January 3, 2012

News summaries
The perils of privatization
Long story short, where selling land to a private owner is viable it’s something that deserves consideration (note that since cities tax landowners but don’t tax themselves, this is a double win for public finance) but when it’s not then the city really ought to just try to do a good job of managing the land. Creating special purpose franchisees takes a political economy problem and makes it worse. Slate Magazine

Between the lines

That prized garage space or curbside spot you’ve been yearning for may be costing you—and the city—in ways you never realized. A journey into the world of parking, where meter maids are under siege, everybody’s on the take, and the tickets keep on coming. Los Angeles Times

FL: Mavericks schools hope to profit from education – but at what cost?
..In the past two years, eight Mavericks high schools have opened in Florida..The schools, all publicly funded and tuition-free, aim to succeed where many public schools fail. They promise to help kids who would otherwise drop out earn enough credits to graduate…But so far, Mavericks’ lofty goals haven’t materialized. Most of their schools graduate less than 15 percent of eligible students. On state report cards, the schools get “incompletes” because so few of their students are taking the FCAT. In Miami, two former teachers filed whistle-blower lawsuits alleging the Homestead school is inflating attendance records and failing to report grades properly. Plus, there are rampant financial questions, cozy ties between Mavericks and local politicians, and a legal fight with former celebrity spokesman Dwyane Wade.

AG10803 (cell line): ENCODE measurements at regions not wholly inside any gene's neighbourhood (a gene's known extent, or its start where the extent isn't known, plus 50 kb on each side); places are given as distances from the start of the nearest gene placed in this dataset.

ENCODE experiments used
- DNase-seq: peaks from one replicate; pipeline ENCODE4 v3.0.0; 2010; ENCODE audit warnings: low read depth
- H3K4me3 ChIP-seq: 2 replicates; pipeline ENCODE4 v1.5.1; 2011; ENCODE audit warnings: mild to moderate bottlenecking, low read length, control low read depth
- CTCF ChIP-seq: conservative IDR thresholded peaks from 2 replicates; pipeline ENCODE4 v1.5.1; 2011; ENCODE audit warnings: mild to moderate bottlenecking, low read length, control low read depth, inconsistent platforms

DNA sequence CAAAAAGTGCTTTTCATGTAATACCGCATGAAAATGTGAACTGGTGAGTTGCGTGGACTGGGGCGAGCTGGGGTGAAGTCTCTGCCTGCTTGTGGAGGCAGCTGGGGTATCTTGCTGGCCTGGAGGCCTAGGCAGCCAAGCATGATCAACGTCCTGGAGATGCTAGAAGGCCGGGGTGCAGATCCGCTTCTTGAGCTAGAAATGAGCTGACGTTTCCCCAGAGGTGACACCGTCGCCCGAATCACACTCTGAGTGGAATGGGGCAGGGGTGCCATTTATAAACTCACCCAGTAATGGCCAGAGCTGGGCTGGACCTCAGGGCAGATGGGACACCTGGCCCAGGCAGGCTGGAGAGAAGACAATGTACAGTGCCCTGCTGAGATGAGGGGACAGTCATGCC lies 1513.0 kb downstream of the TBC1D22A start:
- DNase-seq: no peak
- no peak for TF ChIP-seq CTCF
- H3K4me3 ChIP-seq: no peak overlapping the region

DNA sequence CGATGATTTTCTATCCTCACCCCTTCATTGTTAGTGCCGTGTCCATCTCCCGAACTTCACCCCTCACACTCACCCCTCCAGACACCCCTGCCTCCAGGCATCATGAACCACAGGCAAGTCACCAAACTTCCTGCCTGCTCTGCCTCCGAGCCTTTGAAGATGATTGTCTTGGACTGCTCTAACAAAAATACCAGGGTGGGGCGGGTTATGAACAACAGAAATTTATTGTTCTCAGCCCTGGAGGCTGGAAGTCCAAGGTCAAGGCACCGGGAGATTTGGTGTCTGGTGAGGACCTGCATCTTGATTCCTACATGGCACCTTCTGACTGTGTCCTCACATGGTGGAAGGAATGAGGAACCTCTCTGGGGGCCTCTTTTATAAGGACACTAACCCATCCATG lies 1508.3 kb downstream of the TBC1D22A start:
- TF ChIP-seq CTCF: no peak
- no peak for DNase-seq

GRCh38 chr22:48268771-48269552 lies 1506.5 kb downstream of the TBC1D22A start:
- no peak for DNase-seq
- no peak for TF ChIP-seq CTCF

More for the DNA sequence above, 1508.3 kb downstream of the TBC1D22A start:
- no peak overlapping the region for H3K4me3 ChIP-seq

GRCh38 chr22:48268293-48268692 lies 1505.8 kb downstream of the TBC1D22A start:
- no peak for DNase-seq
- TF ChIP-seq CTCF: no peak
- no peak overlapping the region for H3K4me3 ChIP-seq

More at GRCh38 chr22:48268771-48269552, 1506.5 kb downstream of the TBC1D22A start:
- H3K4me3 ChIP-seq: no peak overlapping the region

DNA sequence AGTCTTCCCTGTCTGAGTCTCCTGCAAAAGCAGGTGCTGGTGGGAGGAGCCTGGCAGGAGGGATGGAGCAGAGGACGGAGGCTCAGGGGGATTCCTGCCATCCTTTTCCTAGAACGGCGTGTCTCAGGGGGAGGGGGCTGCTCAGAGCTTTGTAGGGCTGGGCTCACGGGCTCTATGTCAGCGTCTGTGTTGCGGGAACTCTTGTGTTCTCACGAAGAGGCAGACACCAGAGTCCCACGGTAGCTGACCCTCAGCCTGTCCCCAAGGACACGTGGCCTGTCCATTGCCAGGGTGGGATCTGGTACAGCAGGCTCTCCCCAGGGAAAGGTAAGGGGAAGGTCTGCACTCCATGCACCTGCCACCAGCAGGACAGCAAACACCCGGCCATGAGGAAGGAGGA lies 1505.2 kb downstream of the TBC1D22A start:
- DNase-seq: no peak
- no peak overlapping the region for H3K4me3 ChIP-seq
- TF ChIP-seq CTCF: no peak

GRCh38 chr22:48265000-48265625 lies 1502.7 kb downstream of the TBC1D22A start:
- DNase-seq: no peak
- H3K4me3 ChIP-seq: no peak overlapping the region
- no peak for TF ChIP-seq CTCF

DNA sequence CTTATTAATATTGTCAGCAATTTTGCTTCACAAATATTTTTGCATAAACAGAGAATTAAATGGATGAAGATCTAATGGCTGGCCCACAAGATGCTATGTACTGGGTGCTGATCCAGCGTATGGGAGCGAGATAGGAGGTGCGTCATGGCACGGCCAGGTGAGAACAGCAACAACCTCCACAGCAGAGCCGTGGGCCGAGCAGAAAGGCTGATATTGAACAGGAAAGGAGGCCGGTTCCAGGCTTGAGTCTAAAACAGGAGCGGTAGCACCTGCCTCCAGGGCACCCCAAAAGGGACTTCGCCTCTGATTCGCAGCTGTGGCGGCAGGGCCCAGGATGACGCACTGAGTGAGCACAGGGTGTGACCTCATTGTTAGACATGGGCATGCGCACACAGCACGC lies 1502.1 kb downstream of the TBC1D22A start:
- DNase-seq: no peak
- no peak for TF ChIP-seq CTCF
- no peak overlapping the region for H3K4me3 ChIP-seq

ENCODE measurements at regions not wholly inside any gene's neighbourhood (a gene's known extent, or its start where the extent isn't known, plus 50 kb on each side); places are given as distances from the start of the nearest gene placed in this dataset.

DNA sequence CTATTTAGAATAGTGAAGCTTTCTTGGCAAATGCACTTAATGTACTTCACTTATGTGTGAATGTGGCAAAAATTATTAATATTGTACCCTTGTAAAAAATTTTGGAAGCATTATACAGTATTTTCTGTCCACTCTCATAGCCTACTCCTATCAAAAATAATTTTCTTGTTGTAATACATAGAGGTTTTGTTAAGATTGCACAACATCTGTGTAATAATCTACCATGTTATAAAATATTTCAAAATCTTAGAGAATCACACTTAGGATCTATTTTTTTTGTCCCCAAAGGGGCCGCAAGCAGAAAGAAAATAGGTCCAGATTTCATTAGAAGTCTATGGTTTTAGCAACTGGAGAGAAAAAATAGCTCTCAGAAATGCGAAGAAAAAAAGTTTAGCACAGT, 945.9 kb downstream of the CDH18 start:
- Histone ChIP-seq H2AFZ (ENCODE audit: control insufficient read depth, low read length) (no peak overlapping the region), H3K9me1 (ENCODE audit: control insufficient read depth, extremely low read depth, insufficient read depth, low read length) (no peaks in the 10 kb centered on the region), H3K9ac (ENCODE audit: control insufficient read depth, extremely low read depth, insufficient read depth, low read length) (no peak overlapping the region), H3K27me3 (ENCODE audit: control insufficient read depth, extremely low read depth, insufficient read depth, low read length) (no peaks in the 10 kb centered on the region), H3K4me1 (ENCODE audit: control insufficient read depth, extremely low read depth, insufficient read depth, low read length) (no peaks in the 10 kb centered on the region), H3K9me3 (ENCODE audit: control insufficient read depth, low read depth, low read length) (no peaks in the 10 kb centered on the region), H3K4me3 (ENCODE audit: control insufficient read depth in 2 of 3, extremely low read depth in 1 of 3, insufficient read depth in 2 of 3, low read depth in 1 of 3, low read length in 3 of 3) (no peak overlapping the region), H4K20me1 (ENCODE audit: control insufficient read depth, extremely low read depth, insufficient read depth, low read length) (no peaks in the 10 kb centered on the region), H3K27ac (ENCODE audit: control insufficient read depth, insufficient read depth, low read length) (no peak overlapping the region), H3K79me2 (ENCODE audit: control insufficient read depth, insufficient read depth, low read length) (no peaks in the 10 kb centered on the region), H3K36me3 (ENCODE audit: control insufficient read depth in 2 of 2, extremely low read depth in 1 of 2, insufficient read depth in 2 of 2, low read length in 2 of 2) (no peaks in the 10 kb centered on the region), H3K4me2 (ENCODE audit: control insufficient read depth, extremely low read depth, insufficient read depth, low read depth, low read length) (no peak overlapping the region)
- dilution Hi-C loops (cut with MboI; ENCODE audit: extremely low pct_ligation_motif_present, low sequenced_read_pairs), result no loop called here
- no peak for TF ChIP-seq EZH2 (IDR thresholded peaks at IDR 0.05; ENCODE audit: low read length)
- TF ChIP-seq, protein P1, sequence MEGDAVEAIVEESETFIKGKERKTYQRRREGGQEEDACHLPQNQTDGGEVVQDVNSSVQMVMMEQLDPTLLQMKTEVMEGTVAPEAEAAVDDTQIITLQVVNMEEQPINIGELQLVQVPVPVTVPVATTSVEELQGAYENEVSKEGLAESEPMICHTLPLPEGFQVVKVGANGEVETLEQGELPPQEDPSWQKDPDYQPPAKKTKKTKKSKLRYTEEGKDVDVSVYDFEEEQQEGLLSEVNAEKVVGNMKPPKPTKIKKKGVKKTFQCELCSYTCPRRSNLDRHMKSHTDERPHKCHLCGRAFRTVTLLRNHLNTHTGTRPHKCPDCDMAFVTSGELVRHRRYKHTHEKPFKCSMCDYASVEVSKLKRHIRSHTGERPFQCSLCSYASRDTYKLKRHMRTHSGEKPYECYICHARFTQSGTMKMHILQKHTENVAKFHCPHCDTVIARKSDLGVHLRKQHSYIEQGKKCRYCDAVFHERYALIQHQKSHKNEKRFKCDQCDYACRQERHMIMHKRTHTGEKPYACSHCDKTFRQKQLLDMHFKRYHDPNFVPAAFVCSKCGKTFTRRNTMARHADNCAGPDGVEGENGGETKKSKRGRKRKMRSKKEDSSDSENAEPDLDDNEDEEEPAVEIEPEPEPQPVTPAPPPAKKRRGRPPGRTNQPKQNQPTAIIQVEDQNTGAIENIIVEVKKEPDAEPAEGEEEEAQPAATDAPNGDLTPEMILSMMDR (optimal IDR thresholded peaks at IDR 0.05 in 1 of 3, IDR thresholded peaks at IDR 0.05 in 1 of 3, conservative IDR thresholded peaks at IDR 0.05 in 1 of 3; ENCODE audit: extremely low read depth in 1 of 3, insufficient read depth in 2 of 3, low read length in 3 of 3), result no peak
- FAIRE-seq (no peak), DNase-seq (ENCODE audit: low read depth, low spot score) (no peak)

Mavericks has become a poster child for the problems that have long dogged charter schools in Florida. How can they help troubled kids while also turning a profit, especially when they are run by a man whose brother is next in line for the White House? “Join us in our mission,” Biden says. “If you don’t feel a little bit of this energy today, then there’s something wrong with you!” Broward New Times

January 2, 2012

News summaries